I haven’t been able to figure out if this is what the authors are assuming later on, but it seems to me that this would be incompatible with the p.i. assumption already for $ N=1$ : If the first item arrives at time $ T_1$ , then assuming p.i., the probability of no more item is equal to $ T_1$ . In order for $ T_1$ to be uniform on $ [0,1]$ after conditioning on $ N=1$ , it would therefore have to have density at $ T_1=t$ proportional to $ 1/t$ , which is impossible.

Is there any flaw in my API-to-API authentication concept I missed?

I’ve been thinking lately about how all of the authentication methods used in API to API communications (RESTful API’s) are mostly methods that have been designed to be human oriented first (tokens\passwords\etc) & how in API this often means you need a secret store to have the passwords\tokens stored in it.

My idea is that the requester API will contact the receiver API with a hashed token & a callback webhook address, the callback URL effectively acting as the user identity which the receiver API then contacts (in a new connection) which he then get the unhashed token from, the receiver token then compares the hashed and unhashed version of the token and should they match he knows that the requester of the original request is in fact the API of the webhook.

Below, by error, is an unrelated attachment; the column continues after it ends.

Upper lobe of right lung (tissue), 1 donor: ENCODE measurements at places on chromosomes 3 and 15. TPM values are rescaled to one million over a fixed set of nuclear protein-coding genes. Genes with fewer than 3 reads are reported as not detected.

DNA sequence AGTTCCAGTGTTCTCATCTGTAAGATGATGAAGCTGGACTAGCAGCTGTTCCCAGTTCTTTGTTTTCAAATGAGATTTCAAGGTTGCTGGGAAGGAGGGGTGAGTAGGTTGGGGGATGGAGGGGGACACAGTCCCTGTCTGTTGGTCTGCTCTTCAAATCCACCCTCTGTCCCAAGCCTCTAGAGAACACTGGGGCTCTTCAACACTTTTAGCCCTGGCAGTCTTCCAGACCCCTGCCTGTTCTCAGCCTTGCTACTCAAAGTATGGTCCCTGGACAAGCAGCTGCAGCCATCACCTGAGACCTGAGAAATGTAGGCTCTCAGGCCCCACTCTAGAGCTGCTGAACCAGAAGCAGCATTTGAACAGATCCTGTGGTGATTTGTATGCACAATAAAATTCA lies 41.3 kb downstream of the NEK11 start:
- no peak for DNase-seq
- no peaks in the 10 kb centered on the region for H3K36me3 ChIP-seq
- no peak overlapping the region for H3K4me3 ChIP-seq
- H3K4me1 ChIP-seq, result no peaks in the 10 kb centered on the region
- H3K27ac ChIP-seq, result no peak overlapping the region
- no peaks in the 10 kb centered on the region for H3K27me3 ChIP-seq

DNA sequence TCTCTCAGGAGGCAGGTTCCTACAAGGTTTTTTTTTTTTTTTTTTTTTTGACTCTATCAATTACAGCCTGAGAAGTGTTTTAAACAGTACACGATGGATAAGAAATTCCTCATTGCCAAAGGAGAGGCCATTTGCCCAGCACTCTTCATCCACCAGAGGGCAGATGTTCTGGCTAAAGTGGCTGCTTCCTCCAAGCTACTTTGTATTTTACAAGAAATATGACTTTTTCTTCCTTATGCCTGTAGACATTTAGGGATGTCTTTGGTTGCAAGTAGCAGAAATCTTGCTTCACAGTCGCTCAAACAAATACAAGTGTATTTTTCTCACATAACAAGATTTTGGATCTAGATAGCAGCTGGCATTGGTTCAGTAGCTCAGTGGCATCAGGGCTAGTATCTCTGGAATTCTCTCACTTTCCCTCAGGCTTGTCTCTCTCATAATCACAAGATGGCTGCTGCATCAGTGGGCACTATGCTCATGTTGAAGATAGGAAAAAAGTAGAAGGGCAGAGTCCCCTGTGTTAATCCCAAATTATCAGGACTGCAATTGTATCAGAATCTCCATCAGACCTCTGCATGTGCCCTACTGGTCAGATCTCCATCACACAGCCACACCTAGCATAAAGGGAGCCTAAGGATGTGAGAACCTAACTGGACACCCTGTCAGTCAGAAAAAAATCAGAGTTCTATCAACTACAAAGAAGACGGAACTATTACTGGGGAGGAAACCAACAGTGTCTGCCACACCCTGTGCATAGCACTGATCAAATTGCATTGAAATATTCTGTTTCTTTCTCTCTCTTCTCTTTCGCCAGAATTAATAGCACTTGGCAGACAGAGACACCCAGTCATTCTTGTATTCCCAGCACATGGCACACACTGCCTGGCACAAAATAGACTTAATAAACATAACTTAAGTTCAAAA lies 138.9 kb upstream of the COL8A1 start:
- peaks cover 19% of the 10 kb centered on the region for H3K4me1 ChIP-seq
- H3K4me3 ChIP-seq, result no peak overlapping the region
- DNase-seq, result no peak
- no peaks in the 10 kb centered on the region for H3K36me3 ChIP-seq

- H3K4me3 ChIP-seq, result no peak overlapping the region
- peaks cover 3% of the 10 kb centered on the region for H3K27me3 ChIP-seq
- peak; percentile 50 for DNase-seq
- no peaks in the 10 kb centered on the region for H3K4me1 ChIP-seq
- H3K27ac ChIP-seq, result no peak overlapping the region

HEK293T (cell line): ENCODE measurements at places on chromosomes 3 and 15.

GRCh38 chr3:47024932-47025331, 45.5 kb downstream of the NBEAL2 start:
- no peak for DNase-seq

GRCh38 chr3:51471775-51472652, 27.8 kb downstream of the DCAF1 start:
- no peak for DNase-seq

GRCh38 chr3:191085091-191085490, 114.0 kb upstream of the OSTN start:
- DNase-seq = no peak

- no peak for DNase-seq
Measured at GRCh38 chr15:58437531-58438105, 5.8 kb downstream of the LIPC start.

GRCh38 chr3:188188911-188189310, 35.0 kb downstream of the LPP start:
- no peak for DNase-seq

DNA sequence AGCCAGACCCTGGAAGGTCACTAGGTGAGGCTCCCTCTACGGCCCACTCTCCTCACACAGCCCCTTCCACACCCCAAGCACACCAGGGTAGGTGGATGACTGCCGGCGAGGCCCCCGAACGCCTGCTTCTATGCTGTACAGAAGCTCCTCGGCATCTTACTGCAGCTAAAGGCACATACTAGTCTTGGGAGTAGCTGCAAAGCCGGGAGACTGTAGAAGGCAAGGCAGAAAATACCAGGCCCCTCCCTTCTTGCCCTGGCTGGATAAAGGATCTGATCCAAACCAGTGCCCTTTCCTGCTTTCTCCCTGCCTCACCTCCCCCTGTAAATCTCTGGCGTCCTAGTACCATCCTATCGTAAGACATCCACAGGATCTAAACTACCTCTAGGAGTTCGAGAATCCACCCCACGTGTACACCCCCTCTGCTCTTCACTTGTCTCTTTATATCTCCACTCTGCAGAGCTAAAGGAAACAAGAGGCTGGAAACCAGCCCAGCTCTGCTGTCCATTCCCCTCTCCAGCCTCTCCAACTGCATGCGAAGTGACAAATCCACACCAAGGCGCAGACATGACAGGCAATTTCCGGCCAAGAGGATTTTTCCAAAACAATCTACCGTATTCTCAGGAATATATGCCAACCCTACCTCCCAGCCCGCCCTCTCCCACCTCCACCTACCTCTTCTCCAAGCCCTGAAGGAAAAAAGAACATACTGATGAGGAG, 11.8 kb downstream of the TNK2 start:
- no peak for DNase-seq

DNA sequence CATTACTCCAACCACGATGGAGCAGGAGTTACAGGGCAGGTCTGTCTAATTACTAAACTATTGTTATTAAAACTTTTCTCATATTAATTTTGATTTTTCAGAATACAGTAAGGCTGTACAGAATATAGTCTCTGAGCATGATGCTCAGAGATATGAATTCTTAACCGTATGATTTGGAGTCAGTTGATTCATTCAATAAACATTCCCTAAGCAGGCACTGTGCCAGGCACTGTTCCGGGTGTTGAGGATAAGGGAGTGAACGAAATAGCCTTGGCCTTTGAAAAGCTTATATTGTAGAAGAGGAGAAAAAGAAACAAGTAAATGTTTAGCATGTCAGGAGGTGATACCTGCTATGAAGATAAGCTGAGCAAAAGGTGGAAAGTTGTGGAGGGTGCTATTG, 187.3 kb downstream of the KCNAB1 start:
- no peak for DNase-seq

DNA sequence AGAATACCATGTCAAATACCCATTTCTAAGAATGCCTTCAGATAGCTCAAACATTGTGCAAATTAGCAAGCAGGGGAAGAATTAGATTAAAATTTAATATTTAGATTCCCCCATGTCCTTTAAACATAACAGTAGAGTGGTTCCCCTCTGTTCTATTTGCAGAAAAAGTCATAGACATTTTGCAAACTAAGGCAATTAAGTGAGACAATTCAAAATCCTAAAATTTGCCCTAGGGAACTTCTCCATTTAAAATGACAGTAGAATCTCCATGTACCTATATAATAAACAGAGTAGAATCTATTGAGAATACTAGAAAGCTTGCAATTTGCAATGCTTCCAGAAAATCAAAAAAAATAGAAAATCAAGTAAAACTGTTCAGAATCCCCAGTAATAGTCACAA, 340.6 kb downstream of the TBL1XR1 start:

A workflow of the auth process is described in full in the following diagram: auth workflow process

I’ve also created a docker-compose POC of the concept at my github which works as i thought it will (please note that while I will gladly receive notes about the POC this question is only about the theory of the concept as a whole being secure).

The question

Is this really secure? Is there any vulnerability I missed to this authentication method which will allow an attacker to trick the receiver API by impersonating another API?

If there isn’t is there any way to prove without a doubt (mathematically or otherwise) that this is in fact secure?

Assume the following are given:

  • HTTPS is used (to protect against MITM) on all requests
  • The backend DB is secure
  • Tokens are generated randomly & are not reused
  • The hashing function is modern enough to provide good protection
  • The DNS register of both API’s is secure
  • This is an authentication only method, not authorization nor encryption.

Is there any flaw in my API-to-API authentication concept I missed?

I’ve been thinking lately about how all of the authentication methods used in API to API communications (RESTful API’s) are mostly methods that have been designed to be human oriented first (tokens\passwords\etc) & how in API this often means you need a secret store to have the passwords\tokens stored in it.